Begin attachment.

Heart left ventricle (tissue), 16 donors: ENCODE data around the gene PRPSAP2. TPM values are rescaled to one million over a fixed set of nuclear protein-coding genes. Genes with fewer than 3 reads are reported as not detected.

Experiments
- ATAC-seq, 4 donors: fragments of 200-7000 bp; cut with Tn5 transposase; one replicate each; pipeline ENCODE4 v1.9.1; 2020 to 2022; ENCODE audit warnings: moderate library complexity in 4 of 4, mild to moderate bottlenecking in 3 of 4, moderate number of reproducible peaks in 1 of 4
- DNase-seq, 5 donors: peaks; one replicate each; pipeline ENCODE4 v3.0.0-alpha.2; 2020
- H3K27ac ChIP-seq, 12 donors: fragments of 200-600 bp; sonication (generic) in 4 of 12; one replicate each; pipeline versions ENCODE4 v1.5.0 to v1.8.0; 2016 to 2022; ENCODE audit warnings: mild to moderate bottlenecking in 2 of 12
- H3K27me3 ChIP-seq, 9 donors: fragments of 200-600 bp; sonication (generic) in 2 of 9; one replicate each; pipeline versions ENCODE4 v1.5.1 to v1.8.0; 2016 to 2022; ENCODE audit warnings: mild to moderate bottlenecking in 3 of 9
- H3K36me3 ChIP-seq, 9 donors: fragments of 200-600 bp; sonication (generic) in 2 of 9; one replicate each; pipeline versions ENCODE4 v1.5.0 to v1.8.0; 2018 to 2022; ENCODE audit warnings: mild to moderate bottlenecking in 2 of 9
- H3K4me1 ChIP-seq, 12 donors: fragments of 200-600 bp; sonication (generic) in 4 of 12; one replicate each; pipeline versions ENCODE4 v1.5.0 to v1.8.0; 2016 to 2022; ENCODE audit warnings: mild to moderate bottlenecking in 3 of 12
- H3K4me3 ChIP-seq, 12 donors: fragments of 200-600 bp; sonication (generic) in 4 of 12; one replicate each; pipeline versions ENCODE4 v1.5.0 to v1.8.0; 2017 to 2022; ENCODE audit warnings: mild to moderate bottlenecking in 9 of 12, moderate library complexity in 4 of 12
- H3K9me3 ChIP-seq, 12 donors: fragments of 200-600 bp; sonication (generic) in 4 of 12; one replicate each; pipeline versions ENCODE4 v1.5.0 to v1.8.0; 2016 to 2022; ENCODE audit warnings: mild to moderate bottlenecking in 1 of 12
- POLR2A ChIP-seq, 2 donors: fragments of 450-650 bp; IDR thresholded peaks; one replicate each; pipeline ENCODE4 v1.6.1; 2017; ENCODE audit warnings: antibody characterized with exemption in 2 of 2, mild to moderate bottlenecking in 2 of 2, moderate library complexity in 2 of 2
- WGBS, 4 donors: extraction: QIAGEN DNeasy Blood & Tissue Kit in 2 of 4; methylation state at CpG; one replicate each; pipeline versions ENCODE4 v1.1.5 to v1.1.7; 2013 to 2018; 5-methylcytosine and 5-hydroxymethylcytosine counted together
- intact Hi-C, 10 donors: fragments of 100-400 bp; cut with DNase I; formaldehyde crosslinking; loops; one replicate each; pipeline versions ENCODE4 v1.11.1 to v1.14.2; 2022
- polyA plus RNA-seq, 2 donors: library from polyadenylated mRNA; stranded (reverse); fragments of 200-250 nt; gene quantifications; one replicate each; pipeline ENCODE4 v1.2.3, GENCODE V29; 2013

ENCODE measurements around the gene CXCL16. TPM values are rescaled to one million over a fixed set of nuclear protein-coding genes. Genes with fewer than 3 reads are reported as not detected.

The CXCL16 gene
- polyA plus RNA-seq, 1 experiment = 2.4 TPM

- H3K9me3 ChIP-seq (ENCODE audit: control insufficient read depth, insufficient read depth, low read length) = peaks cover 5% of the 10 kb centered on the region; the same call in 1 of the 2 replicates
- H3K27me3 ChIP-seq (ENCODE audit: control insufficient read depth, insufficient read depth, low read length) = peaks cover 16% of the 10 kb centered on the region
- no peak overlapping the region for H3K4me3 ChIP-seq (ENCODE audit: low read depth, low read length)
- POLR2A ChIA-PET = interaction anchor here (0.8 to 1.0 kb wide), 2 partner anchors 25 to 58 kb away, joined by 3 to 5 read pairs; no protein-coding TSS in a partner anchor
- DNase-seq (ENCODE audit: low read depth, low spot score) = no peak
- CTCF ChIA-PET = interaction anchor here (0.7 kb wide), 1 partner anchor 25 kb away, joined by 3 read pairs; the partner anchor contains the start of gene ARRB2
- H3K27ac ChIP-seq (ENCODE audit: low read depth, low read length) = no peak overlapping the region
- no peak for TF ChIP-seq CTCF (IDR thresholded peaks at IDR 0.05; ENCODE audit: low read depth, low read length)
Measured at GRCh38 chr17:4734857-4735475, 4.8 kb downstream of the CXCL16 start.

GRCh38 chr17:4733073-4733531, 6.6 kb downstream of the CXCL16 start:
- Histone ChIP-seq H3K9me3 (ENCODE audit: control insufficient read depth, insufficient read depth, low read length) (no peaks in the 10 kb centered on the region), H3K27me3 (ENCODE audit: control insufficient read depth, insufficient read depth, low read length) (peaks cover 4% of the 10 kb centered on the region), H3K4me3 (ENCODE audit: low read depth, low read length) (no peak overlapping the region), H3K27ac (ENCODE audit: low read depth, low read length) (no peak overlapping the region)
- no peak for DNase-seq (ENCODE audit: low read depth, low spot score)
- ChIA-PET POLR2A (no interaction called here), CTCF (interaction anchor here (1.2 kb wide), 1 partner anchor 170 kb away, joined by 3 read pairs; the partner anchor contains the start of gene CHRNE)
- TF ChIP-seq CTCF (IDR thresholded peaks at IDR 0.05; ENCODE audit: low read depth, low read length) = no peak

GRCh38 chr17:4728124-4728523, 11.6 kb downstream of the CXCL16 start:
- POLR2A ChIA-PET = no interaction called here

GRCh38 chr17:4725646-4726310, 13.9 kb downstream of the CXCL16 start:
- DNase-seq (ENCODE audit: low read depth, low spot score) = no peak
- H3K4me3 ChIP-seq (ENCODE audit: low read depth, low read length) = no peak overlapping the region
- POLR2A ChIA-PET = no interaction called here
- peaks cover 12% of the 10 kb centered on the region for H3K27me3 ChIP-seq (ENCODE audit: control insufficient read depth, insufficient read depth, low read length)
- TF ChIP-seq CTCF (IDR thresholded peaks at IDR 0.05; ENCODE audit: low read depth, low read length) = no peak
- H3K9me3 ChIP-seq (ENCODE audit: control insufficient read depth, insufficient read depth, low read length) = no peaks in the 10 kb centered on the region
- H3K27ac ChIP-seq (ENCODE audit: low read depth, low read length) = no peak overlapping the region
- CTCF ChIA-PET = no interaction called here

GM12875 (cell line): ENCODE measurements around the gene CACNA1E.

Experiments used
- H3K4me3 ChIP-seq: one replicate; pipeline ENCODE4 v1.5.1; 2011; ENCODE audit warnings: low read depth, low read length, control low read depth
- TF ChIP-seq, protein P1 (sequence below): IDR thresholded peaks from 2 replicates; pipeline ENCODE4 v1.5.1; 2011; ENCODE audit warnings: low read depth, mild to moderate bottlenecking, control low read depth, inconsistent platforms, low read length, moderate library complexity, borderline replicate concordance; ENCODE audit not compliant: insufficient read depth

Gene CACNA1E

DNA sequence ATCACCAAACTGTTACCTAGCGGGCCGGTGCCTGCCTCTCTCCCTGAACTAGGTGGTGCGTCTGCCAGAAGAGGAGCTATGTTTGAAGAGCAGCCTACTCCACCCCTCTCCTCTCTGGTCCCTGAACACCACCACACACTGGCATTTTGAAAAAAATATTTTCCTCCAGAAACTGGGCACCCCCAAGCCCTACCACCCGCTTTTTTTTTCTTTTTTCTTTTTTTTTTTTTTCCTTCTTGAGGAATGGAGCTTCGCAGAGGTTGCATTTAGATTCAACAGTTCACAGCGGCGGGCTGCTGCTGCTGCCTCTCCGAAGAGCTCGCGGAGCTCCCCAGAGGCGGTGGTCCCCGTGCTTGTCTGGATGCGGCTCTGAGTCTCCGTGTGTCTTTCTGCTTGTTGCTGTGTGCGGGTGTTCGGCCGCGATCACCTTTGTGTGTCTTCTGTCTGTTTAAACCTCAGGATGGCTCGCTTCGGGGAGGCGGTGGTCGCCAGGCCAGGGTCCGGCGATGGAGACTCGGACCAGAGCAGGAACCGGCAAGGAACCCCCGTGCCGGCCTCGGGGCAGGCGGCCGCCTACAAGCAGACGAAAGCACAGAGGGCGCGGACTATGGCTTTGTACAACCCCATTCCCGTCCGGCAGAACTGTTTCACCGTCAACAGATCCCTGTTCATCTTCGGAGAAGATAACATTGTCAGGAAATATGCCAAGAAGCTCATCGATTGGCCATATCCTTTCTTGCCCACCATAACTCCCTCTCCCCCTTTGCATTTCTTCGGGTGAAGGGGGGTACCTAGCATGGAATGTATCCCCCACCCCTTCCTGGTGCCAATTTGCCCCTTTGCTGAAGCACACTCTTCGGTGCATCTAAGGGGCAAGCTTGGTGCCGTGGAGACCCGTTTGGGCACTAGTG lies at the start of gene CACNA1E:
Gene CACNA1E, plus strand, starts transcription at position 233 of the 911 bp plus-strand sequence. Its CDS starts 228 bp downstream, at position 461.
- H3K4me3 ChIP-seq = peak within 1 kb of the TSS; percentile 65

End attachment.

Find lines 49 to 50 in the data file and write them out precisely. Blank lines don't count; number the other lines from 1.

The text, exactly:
Gene CACNA1E, plus strand, starts transcription at position 233 of the 911 bp plus-strand sequence. Its CDS starts 228 bp downstream, at position 461.
- H3K4me3 ChIP-seq = peak within 1 kb of the TSS; percentile 65